Breakwater Lighthouse, at sunset, in Santa Cruz, California.

Clark Neubert, a women-owned cannabis law firm based in Los Angeles and San Francisco, has opened offices in Sacramento and Santa Cruz after hiring three new associates to facilitate increased demand for legal services in the recreational cannabis businesses.

Associate Joanna Hossack, who joined Clark Neubert last October, will head the firm’s office in the Golden State capital, while senior associate Nicole Laggner, a former solo practitioner, came aboard this month and will head the firm’s Santa Cruz office. Senior associate Jay Purcell, who joined Clark Neubert in January after working as an associate at Wilson Sonsini Goodrich & Rosati, will handle corporate and securities issues out of San Francisco and Santa Monica.

“The cannabis industry needs good lawyers across all different practice areas—our particular focus happen to be on corporate and transactional work,” said Clark Neubert co-founder and name partner Nicole Howell Neubert. “As their business develops, they take on financing and investments. And as they move into being regulated, where they can operate for-profit businesses, they really need to have good, sophisticated, corporate and transactional advice. That’s a big part of our expansion.”

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As of Jan. 1, California became the sixth state to allow the recreational sale of marijuana, which means certain licensed shops are permitted to sell cannabis products to anyone, even without a doctor’s recommendation. To get those short-term permits, however, applicants have to show that they have the authorization to operate from their local government agencies.

“This transition period has been a little bumpy in terms of the impact on the industry,” said Neubert, who has been busy in recent months fielding calls from all over California.

Neubert explained that the adoption process has been slow because a number of local agencies still don’t allow or have not yet allowed recreational cannabis. Furthermore, the new regulations have also imposed an additional tax on top of state and federal income taxes, which has prevented some smaller businesses from getting the required licenses.

“They are still choosing to go to the illegal market,” said Neubert, describing the current situation for potential pot consumers.

Therefore, Clark Neubert’s expansion to Sacramento and Santa Cruz seeks to further assist the needs of these new businesses in complying with local policies. The Sacramento office will also focus on cannabis legislative and regulatory efforts, Neubert said.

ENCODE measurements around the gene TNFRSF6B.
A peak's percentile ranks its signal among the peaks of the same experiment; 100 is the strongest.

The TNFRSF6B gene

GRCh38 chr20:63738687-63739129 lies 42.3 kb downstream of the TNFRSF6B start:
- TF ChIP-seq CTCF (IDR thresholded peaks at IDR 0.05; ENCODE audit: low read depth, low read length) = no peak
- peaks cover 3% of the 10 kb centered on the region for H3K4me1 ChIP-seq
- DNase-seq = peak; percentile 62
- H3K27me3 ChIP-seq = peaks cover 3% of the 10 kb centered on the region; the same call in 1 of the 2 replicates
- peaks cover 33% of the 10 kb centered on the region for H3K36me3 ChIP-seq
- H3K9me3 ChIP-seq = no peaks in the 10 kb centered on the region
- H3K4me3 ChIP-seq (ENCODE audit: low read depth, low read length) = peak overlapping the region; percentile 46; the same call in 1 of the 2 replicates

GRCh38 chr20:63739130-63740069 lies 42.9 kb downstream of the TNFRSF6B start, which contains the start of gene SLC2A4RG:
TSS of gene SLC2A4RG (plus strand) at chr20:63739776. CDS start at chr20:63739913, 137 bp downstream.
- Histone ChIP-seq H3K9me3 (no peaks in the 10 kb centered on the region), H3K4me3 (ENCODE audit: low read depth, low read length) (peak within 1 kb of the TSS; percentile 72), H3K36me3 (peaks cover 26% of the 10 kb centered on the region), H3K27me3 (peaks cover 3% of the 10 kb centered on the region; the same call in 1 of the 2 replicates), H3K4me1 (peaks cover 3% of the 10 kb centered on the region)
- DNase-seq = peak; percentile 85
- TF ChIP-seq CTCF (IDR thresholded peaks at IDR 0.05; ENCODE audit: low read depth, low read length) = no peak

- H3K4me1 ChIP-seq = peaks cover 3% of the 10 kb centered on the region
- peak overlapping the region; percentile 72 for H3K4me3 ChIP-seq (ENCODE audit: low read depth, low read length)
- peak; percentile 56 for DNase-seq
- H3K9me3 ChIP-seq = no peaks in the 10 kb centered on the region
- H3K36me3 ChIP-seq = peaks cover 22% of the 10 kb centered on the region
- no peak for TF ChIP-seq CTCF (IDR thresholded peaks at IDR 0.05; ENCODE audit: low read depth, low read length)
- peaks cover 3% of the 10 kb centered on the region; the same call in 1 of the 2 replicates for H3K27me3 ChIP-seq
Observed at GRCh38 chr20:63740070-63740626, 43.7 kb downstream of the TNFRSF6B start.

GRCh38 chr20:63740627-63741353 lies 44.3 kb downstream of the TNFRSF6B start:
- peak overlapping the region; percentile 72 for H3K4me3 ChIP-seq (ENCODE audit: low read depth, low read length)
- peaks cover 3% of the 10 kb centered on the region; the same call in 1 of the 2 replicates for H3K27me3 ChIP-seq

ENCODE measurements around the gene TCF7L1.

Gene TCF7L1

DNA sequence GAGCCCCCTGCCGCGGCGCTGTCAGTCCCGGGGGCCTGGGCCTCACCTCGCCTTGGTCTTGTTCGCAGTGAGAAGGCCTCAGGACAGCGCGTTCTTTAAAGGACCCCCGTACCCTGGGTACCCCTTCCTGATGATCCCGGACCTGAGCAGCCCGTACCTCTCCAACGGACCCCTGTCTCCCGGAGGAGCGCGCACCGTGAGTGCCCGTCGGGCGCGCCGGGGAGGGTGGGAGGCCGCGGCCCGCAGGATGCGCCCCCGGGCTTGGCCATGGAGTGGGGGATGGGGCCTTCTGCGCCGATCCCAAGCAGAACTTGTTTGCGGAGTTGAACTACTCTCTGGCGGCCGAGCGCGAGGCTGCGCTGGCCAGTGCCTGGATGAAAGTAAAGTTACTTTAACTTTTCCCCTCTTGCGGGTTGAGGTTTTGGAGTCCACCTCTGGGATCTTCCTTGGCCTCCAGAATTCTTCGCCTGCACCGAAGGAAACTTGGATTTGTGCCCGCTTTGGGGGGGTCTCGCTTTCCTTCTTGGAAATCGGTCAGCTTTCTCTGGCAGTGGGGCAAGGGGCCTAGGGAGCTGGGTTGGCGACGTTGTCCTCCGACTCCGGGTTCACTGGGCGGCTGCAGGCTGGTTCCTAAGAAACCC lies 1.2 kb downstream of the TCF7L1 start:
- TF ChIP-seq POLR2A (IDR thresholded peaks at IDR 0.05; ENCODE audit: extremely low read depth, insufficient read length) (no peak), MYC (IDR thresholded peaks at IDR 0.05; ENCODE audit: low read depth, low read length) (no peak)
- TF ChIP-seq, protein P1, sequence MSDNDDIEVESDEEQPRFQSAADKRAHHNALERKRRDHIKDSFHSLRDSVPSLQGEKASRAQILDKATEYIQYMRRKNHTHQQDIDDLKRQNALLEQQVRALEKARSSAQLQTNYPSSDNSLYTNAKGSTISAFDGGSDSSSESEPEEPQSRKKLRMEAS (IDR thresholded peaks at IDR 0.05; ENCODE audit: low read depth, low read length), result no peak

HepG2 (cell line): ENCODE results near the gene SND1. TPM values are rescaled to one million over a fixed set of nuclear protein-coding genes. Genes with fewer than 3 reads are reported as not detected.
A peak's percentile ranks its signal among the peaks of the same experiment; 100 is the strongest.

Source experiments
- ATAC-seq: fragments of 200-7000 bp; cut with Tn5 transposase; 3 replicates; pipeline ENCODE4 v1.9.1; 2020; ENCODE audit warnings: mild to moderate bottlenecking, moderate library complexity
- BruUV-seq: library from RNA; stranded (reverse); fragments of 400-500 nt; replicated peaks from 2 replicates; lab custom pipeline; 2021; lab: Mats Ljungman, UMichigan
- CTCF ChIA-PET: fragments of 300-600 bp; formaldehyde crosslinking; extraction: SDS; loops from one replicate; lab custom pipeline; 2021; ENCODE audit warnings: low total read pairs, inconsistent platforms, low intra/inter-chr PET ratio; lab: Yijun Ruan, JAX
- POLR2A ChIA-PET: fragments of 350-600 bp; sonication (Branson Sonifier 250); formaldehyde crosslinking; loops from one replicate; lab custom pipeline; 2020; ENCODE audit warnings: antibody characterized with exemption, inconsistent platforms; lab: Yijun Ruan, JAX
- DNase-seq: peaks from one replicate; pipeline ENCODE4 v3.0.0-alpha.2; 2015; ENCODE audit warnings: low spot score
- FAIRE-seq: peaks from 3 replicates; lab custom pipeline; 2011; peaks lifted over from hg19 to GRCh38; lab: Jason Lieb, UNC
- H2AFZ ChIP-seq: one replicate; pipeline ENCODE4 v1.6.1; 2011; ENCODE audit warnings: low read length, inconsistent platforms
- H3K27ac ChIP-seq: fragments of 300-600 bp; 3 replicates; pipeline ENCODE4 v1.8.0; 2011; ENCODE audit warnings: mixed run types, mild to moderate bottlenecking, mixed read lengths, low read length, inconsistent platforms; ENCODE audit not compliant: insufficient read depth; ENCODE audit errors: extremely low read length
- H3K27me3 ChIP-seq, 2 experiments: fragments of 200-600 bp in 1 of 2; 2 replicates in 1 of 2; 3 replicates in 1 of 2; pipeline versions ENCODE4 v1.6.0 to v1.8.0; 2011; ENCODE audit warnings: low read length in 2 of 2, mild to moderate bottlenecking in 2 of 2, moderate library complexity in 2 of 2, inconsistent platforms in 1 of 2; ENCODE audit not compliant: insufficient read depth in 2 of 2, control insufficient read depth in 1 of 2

Joanna Hossack.

Hossack, who will work out of Sacramento and San Francisco, has been taking the lead in California’s recently passed Medicinal and Adult-Use Cannabis Regulation and Safety Act and the Golden State’s evolving regulatory processes for marijuana. Purcell’s practice focuses on financial transactions for growth companies with a concentration on commercial agreements, employment incentives and M&A deals, the latter of which have recently taken off in Canada ahead of the widespread legalization of cannabis across the border this summer.

Nicole Laggner.

Laggner has focused on cannabis businesses in Santa Cruz and Monterey counties since she moved to Northern California in 2012. Her expertise includes cannabis business formation and compliance. Laggner has also settled denial, breach of contract and employment discrimination matters in the fast-growing cannabis field, where several large, national law firms—and boutiques—have sought to expand their operations in recent months.

Since Clark Neubert was started in 2014 by Neubert and fellow founding partner Ariel Clark, the cannabis-focused firm has now expanded to five lawyers, along with two staffers. The team also holds office hours in Humboldt, a hotbed for the nation’s budding legal weed industry.

“Demand for legal services is skyrocketing as cannabis businesses get licensed and enter the adult use market,” said Clark in a statement. “This is an exciting but complex time for business owners. We’re growing to ensure our clients have every resource they need.”

Ariel Clark and Nicole Howell Neubert.